Contact US

Log In

Come Join Us!

Are you an
Engineering professional?
Join Eng-Tips Forums!
  • Talk With Other Members
  • Be Notified Of Responses
    To Your Posts
  • Keyword Search
  • One-Click Access To Your
    Favorite Forums
  • Automated Signatures
    On Your Posts
  • Best Of All, It's Free!

*Eng-Tips's functionality depends on members receiving e-mail. By joining you are opting in to receive e-mail.

Posting Guidelines

Promoting, selling, recruiting, coursework and thesis posting is forbidden.

Students Click Here

Birds Mouth Depth?

Birds Mouth Depth?

Birds Mouth Depth?

We have 2X12 roof rafters spanning 10'4 from ridge to wall which is less than 1/2 the distance code allows it to span. Code states a birds mouth cut can only cut into a rafter 1/4 of the depth...since a 2x6 can technically span the 10'4" is it possible to cut the birdsmouth 1/2 the depth of the 2 X 12 rafter?

RE: Birds Mouth Depth?

You will need to calculate the reduced shear capacity due to the notch and make sure it is still adequate for your loads. Take a look at section of the NDS to check this.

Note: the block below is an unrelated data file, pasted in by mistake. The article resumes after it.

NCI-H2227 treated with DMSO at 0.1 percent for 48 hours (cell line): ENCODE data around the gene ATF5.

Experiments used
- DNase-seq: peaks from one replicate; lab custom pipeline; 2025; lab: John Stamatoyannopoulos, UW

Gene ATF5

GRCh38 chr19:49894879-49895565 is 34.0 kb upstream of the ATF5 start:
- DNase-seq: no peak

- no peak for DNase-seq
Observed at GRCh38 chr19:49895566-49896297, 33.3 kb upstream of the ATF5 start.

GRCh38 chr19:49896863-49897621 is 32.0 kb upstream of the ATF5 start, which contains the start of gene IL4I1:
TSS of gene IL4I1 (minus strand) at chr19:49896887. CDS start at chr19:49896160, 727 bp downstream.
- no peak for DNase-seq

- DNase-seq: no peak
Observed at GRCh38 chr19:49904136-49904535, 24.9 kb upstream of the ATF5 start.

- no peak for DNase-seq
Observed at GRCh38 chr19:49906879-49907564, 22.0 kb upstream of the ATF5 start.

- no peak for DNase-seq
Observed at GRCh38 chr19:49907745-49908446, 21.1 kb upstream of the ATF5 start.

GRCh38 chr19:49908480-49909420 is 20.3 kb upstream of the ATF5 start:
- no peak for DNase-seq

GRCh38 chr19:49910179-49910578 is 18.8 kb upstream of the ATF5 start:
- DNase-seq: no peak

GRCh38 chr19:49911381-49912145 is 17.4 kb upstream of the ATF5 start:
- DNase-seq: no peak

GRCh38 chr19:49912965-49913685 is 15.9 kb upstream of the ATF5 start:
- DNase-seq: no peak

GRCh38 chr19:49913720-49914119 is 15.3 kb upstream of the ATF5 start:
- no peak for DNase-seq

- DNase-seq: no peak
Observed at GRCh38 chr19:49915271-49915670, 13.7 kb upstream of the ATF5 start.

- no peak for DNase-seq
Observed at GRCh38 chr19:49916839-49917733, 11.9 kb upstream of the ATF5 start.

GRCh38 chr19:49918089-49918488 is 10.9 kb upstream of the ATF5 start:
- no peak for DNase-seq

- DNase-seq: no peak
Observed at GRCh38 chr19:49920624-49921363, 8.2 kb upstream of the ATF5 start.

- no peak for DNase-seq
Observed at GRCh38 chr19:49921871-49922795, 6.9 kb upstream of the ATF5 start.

A 2x12 with a half depth notch at the end will have less shear capacity than a 2x6 of the same grade. This is due to the stress concentrations that happen at notched corners as well as how dimensional lumber is graded (chances are if you rip a 2x12 down into two 2x6's the grade of the resulting 2x6's would be less than that of the original 2x12 due to locations of knots and things of that nature). You lose capacity for both the stress riser and the (lack of) grading. So, it may work, but it is not as simple as saying, "I still have the same depth I would have if this were a 2x6, and a 2x6 works"

Red Flag This Post

Please let us know here why this post is inappropriate. Reasons such as off-topic, duplicates, flames, illegal, vulgar, or students posting their homework.

Red Flag Submitted

Thank you for helping keep Eng-Tips Forums free from inappropriate posts.
The Eng-Tips staff will check this out and take appropriate action.

Reply To This Thread

Posting in the Eng-Tips forums is a member-only feature.

Click Here to join Eng-Tips and talk with other members! Already a Member? Login


Close Box

Join Eng-Tips® Today!

Join your peers on the Internet's largest technical engineering professional community.
It's easy to join and it's free.

Here's Why Members Love Eng-Tips Forums:

Register now while it's still free!

Already a member? Close this window and log in.

Join Us             Close